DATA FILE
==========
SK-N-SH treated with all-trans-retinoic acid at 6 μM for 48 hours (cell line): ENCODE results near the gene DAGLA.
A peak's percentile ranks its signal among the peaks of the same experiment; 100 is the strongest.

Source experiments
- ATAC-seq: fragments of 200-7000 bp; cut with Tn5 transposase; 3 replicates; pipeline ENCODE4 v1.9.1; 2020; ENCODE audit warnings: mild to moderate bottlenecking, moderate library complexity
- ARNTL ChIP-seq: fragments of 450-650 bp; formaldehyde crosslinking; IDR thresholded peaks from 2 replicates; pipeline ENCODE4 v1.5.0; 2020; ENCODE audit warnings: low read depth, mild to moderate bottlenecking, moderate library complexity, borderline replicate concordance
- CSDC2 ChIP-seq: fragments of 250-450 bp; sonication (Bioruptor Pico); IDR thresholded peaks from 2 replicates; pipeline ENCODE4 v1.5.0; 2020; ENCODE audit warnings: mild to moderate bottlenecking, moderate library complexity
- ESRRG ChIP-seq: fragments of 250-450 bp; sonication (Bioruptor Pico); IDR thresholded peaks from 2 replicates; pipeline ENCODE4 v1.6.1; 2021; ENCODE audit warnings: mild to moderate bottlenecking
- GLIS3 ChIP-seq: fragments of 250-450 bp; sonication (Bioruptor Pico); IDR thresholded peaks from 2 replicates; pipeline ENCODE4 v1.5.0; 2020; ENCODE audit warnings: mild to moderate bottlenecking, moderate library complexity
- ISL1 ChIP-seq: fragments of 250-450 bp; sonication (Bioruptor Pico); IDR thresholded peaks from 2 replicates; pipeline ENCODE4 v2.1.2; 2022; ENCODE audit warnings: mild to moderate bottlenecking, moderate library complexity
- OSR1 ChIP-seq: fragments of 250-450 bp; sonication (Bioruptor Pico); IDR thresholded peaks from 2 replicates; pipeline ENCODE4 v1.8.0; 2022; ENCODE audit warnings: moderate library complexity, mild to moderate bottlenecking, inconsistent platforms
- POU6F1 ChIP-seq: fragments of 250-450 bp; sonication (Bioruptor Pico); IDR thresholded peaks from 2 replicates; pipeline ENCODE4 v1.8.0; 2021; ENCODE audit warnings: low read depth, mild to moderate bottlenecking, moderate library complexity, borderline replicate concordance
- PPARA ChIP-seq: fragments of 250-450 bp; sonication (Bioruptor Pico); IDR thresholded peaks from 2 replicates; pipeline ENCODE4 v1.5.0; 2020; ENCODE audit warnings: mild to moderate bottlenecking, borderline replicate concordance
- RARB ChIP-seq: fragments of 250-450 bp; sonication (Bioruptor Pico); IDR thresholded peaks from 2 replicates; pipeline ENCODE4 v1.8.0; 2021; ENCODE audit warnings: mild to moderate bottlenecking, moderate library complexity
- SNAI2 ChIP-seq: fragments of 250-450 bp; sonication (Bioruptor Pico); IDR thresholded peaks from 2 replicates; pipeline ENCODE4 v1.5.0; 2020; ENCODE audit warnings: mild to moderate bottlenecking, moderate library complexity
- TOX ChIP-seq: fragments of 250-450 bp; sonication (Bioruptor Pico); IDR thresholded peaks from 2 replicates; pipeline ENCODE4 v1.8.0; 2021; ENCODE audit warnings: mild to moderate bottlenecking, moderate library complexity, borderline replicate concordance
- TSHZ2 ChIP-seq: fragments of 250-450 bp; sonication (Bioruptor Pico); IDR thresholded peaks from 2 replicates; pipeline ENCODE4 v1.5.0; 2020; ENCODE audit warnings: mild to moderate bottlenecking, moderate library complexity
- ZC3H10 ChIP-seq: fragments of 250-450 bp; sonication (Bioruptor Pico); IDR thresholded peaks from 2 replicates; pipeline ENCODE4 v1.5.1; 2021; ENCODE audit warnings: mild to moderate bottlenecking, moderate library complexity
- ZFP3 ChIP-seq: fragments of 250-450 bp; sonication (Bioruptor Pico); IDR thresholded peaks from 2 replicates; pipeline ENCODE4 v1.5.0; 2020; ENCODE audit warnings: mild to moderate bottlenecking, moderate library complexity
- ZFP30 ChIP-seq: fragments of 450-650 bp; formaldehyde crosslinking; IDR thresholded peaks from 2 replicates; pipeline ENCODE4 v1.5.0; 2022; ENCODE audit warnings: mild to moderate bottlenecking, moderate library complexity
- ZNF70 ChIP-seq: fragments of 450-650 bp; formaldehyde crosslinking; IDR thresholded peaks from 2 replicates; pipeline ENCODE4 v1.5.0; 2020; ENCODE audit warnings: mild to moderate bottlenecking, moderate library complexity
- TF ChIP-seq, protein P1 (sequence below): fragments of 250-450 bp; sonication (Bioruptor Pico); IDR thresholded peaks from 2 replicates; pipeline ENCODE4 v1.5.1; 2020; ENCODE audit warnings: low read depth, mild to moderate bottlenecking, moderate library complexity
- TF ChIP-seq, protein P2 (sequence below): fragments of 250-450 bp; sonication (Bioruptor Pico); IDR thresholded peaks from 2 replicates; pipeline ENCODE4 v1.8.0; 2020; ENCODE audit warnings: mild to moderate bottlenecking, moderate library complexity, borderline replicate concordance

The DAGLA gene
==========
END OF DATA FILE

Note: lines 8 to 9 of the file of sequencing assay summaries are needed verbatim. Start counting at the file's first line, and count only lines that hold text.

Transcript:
- GLIS3 ChIP-seq: fragments of 250-450 bp; sonication (Bioruptor Pico); IDR thresholded peaks from 2 replicates; pipeline ENCODE4 v1.5.0; 2020; ENCODE audit warnings: mild to moderate bottlenecking, moderate library complexity
- ISL1 ChIP-seq: fragments of 250-450 bp; sonication (Bioruptor Pico); IDR thresholded peaks from 2 replicates; pipeline ENCODE4 v2.1.2; 2022; ENCODE audit warnings: mild to moderate bottlenecking, moderate library complexity